Regulation 6(21)(ii) deals with the documents which are to be forwarded to the disciplinary authority in case it is not the inquiring authority. The documents to be forwarded include the written briefs referred to in sub-regulation (18). A bare reading of sub-regulation (18) of Regulation 6 makes the position clear that there is no requirement of the employee being granted an opportunity to file written briefs after the Presenting Officer files written briefs. On the contrary, as the provisions postulate, after completion of production of evidence, two options are open to the inquiry officer. It may hear the Presenting Officer appointed and the employee concerned or in the alternative, permit them to file written briefs within 15 days of the date of completion of the production of evidence if they so desire. The written briefs are relatable to the cases of the party concerned; otherwise the expression “respective case” would be meaningless.

It is to be further noted that in the appeal before the Appellate Authority findings of the inquiry officer was challenged and, therefore, the question of any prejudice does not arise. Since the employee had the opportunity to meet the standard of the Bank, it was to his advantage, and opportunity for personal hearing was also granted, through Regulation 6(18) does not even speak of granting such an opportunity. Thus the conclusion arrived at by the learned single judge and the division bench that there was a violation of principles of natural justice cannot be maintained.

Natural justice is another name for common-sense justice. Rules of natural justice are not codified canons. The administration of justice is to be freed from the narrow and restricted considerations which are usually associated with a formulated law involving linguistic technicalities and grammatical niceties. There exists no watertight classification between expressions “natural justice” and “legal justice”. It is the substance of the justice which is to be secured by both and whenever legal justice fails to achieve this solemn purpose, natural justice is called in aid for legal justice.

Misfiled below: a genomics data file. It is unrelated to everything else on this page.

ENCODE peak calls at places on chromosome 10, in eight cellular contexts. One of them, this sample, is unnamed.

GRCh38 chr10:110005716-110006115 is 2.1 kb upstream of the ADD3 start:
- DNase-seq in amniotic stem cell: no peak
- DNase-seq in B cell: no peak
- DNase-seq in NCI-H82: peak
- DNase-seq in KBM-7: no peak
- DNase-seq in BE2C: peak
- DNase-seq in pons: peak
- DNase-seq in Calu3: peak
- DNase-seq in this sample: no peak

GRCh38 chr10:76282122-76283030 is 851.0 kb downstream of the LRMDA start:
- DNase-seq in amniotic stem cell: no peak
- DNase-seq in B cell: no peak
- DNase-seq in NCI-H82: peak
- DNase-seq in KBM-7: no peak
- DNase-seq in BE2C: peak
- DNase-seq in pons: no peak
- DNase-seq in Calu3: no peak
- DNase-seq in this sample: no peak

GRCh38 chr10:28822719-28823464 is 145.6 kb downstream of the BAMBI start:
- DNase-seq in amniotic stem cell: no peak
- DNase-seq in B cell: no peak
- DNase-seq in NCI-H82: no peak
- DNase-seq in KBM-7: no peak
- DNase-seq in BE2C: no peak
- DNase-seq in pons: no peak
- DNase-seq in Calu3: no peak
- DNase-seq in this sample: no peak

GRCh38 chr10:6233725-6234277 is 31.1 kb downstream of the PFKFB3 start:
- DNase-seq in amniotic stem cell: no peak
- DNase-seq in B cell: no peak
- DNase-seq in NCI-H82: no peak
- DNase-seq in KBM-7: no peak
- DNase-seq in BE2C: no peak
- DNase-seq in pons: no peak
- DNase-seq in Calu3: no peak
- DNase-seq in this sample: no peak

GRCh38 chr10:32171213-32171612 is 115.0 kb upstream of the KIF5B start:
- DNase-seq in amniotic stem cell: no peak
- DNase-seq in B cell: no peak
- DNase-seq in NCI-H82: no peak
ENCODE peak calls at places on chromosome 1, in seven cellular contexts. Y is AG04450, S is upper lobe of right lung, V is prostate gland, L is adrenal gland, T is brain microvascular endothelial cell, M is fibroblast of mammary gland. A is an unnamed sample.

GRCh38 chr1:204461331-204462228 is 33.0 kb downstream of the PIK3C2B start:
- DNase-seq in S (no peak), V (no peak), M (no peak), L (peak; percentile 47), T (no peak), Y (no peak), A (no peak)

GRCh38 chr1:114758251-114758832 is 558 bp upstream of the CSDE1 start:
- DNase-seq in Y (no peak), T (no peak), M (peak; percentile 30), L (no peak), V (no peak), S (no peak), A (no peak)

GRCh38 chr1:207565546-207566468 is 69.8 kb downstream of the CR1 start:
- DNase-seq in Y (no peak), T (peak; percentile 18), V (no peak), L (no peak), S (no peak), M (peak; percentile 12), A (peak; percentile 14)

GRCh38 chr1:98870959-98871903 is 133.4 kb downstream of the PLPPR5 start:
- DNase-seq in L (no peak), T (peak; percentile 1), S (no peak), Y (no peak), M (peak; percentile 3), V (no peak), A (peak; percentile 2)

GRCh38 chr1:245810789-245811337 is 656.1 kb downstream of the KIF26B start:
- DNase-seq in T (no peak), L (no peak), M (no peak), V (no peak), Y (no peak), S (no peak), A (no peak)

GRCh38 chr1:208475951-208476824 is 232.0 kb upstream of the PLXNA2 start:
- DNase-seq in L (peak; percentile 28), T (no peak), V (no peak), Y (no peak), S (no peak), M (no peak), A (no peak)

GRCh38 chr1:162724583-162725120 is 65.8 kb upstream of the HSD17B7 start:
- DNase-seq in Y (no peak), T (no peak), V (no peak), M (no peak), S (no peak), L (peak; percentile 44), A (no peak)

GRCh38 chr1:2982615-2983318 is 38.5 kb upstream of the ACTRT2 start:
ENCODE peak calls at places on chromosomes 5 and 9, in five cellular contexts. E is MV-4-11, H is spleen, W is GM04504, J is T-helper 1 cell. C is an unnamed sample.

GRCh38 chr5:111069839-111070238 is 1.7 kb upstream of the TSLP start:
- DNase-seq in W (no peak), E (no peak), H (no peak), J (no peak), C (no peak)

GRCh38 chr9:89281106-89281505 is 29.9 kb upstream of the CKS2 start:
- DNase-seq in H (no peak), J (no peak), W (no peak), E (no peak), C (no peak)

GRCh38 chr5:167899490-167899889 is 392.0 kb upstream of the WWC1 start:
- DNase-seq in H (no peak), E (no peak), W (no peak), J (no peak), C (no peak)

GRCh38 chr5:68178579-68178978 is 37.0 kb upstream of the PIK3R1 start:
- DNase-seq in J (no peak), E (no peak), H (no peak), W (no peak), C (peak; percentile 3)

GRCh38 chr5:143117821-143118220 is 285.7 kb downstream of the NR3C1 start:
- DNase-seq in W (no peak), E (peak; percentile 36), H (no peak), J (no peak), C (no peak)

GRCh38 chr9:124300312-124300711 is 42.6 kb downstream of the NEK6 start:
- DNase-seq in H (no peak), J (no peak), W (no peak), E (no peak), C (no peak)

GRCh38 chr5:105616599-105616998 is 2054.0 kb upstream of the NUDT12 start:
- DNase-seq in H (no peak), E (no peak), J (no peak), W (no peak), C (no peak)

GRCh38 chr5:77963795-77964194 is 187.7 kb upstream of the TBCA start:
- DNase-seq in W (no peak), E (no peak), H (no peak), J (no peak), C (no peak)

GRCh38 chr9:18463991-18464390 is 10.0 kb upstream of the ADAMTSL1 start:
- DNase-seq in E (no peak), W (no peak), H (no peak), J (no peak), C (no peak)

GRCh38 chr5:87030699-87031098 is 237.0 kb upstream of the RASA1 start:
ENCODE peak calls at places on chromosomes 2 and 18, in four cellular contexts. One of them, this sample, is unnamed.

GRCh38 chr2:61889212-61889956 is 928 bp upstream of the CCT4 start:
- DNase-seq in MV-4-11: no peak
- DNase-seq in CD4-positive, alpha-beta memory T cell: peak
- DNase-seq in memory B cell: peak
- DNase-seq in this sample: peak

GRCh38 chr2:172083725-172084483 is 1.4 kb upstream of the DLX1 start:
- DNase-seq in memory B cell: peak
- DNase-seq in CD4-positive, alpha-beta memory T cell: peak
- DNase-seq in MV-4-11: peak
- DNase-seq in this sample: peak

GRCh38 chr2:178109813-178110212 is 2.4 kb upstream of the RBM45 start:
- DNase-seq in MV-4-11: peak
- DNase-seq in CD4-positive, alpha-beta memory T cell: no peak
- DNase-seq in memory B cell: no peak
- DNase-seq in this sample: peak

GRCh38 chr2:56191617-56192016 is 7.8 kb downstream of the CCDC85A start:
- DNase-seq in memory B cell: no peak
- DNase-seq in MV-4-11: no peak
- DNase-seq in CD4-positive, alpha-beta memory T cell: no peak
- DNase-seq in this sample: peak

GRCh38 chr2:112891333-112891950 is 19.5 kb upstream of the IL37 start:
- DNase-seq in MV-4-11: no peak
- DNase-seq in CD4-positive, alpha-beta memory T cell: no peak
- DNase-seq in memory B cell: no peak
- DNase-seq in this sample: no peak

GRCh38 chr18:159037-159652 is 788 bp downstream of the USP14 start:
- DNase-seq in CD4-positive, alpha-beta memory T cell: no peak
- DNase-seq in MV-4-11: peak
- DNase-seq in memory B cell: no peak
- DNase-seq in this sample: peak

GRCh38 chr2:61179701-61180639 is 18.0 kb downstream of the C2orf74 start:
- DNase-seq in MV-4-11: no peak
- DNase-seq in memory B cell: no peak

When any Quasi-judicial body embarks on determining the disputes between the parties or an administrative action is taken which involves civil consequences then it is necessary that principles of natural justice are followed. The foremost principle of natural justice is Audi Alteram Partem i.e. No one should be condemned unheard. The rules of natural justice are not codified and depend mostly on facts and circumstances of the dispute and the framework of the statute where the inquiry is held. Over the period of judicial interpretation, two basic principles of natural justice have evolved.

Nemo Judex In causa Sua – No One shall be a judge in his own cause

Audi Alteram Partem- Hear the other side.

In the present case, nothing was evidenced to show that the person was prejudiced. In the case at hand, post-decisional hearing can substitute pre-decisional hearing (but this is not true in every case). Further at no stage, the employee pleaded prejudice. Both the learned single judge and the Division Bench proceeded on the basis that prejudice was caused and hence under such circumstances, it cannot be said that regulation 6(18) was interpreted correctly.

Decision Held:

The Supreme Court came to two major conclusions in the present case:

  1. The judgment of division bench that affirmed the judgment of the single bench that the principles of natural justice have been violated stands quashed.
  2. With regards to the merits of the case an examination of the document by the government expert was ordered by the court:
    1. If the expert is of the opinion that the documents are genuine then the dismissal will be vacated.
    2. If the appellant bank does not file the original documents then the High Court will order accordingly either upholding or setting aside the dismissal order as the case may be.